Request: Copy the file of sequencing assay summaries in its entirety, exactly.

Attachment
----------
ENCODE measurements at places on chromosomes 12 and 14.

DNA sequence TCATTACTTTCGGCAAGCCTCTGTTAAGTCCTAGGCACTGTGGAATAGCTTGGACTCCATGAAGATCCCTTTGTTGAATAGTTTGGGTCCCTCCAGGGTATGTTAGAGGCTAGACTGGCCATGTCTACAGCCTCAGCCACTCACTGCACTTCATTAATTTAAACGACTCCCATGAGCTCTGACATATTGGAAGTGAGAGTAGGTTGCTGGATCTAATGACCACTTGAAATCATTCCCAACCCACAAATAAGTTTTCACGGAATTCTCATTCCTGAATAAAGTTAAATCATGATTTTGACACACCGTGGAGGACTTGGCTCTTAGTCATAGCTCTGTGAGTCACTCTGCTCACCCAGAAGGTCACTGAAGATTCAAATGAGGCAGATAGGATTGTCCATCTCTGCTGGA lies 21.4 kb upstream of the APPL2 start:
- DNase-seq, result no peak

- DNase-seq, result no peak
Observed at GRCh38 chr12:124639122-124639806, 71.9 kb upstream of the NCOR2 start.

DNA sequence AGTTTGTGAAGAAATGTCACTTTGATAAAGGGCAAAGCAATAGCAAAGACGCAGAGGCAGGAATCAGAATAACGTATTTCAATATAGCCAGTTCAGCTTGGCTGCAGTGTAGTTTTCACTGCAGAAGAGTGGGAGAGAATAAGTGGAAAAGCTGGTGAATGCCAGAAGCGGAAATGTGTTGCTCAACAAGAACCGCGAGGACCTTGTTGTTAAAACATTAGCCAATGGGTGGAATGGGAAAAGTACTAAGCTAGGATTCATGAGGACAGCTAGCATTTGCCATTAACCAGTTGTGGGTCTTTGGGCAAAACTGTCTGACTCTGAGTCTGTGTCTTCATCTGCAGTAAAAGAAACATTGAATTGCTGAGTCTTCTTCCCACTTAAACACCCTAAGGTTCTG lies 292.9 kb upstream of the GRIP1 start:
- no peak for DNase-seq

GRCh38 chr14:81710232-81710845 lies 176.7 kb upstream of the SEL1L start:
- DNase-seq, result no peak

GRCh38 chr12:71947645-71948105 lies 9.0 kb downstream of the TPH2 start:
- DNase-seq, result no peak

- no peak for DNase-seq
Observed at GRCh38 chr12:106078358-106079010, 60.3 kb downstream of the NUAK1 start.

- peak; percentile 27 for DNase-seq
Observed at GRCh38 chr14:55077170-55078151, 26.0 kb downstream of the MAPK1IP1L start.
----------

ENCODE measurements at places on chromosomes 12 and 14.

DNA sequence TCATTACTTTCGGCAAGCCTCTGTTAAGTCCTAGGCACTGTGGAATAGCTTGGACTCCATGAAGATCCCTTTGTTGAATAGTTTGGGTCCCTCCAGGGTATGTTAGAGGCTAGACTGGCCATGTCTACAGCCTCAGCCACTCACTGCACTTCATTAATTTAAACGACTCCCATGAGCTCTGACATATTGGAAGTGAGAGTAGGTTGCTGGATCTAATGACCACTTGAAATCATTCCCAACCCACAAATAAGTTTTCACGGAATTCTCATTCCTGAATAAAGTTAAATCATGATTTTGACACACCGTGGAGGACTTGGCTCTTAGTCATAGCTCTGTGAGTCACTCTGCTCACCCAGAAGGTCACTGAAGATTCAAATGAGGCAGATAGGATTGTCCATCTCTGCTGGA lies 21.4 kb upstream of the APPL2 start:
- DNase-seq, result no peak

- DNase-seq, result no peak
Observed at GRCh38 chr12:124639122-124639806, 71.9 kb upstream of the NCOR2 start.

DNA sequence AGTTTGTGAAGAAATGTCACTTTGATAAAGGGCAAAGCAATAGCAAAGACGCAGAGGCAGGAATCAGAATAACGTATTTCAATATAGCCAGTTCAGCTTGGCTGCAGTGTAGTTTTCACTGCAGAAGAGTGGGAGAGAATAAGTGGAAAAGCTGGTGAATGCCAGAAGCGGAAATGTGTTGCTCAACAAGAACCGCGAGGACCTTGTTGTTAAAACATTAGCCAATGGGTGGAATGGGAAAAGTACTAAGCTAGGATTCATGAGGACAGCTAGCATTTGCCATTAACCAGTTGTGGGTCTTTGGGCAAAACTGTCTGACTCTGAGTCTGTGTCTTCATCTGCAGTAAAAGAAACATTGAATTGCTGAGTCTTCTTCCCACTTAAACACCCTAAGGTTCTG lies 292.9 kb upstream of the GRIP1 start:
- no peak for DNase-seq

GRCh38 chr14:81710232-81710845 lies 176.7 kb upstream of the SEL1L start:
- DNase-seq, result no peak

GRCh38 chr12:71947645-71948105 lies 9.0 kb downstream of the TPH2 start:
- DNase-seq, result no peak

- no peak for DNase-seq
Observed at GRCh38 chr12:106078358-106079010, 60.3 kb downstream of the NUAK1 start.

- peak; percentile 27 for DNase-seq
Observed at GRCh38 chr14:55077170-55078151, 26.0 kb downstream of the MAPK1IP1L start.